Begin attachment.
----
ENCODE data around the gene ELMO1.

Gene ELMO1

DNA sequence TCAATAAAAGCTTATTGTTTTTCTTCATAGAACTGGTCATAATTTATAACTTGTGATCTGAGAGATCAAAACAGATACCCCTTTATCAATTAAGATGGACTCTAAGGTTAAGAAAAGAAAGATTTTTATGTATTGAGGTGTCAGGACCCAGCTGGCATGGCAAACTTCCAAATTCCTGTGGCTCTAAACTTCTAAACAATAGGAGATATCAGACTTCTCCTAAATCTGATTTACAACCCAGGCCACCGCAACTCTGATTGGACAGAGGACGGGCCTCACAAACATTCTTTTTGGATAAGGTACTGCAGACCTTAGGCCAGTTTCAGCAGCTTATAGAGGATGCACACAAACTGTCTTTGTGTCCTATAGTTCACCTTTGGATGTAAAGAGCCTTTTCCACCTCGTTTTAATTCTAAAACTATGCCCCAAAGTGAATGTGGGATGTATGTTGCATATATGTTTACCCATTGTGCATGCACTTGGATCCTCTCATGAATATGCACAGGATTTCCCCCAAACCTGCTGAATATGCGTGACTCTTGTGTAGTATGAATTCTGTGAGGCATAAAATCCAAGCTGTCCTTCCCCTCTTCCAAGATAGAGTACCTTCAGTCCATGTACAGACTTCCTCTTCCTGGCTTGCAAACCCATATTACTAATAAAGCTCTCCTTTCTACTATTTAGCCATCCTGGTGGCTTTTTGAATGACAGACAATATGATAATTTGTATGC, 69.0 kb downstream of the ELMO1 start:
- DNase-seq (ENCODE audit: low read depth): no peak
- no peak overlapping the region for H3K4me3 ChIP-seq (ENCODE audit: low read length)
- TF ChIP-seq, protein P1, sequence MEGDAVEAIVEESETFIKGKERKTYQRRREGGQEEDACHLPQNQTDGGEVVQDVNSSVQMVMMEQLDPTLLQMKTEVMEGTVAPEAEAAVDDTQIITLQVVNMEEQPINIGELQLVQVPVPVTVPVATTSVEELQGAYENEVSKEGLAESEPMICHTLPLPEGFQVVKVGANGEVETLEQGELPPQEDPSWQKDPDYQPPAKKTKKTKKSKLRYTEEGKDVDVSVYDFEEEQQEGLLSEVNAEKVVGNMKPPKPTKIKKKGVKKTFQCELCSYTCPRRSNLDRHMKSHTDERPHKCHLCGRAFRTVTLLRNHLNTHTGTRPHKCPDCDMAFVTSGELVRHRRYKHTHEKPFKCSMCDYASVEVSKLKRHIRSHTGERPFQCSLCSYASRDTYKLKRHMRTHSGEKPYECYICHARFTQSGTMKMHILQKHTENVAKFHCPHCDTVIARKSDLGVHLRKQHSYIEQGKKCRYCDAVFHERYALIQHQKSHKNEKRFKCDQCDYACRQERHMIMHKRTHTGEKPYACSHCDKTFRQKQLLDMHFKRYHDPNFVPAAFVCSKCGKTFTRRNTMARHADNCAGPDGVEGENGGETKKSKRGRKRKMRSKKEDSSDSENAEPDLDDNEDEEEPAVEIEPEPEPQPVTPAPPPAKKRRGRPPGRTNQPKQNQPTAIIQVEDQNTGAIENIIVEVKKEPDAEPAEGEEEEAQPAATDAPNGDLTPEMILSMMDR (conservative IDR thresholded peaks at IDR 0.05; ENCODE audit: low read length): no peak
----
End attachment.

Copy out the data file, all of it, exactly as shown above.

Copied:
ENCODE data around the gene ELMO1.

Gene ELMO1

DNA sequence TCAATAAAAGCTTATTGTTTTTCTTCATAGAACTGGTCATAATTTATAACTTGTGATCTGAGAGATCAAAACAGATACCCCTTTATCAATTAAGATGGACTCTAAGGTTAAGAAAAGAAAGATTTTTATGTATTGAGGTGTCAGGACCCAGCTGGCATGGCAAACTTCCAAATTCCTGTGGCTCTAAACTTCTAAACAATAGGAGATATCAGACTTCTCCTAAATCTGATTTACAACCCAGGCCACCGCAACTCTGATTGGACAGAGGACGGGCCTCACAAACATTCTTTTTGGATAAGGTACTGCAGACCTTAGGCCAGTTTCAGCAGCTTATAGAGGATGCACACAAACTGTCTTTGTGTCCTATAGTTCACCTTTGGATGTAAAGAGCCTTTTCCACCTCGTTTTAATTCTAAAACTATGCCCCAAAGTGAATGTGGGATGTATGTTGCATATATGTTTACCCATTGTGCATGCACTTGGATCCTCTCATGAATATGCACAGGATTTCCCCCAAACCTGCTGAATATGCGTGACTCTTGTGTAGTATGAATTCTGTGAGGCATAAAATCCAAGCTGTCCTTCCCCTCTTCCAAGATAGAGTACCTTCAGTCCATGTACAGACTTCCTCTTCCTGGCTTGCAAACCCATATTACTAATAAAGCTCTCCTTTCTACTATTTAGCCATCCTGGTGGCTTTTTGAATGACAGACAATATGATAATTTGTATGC, 69.0 kb downstream of the ELMO1 start:
- DNase-seq (ENCODE audit: low read depth): no peak
- no peak overlapping the region for H3K4me3 ChIP-seq (ENCODE audit: low read length)
- TF ChIP-seq, protein P1, sequence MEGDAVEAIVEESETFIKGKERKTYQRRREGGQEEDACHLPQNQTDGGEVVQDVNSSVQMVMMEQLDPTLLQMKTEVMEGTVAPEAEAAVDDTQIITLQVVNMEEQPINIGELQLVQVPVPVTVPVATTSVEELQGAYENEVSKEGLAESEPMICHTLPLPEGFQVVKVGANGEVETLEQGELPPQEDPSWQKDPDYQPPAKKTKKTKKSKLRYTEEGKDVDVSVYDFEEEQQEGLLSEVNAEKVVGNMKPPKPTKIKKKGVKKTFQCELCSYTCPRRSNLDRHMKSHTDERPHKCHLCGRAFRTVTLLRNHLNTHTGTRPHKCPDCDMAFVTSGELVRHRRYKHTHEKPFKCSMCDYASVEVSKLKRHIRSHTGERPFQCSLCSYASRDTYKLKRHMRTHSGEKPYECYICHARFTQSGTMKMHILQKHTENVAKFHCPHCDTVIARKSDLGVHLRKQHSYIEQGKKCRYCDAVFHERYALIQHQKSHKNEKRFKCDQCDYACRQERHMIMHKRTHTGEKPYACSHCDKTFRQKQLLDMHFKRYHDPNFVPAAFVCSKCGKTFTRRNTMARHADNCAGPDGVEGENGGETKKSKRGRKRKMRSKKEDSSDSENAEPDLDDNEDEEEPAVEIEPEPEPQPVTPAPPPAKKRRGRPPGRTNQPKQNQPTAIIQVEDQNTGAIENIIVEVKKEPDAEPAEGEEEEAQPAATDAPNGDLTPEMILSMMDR (conservative IDR thresholded peaks at IDR 0.05; ENCODE audit: low read length): no peak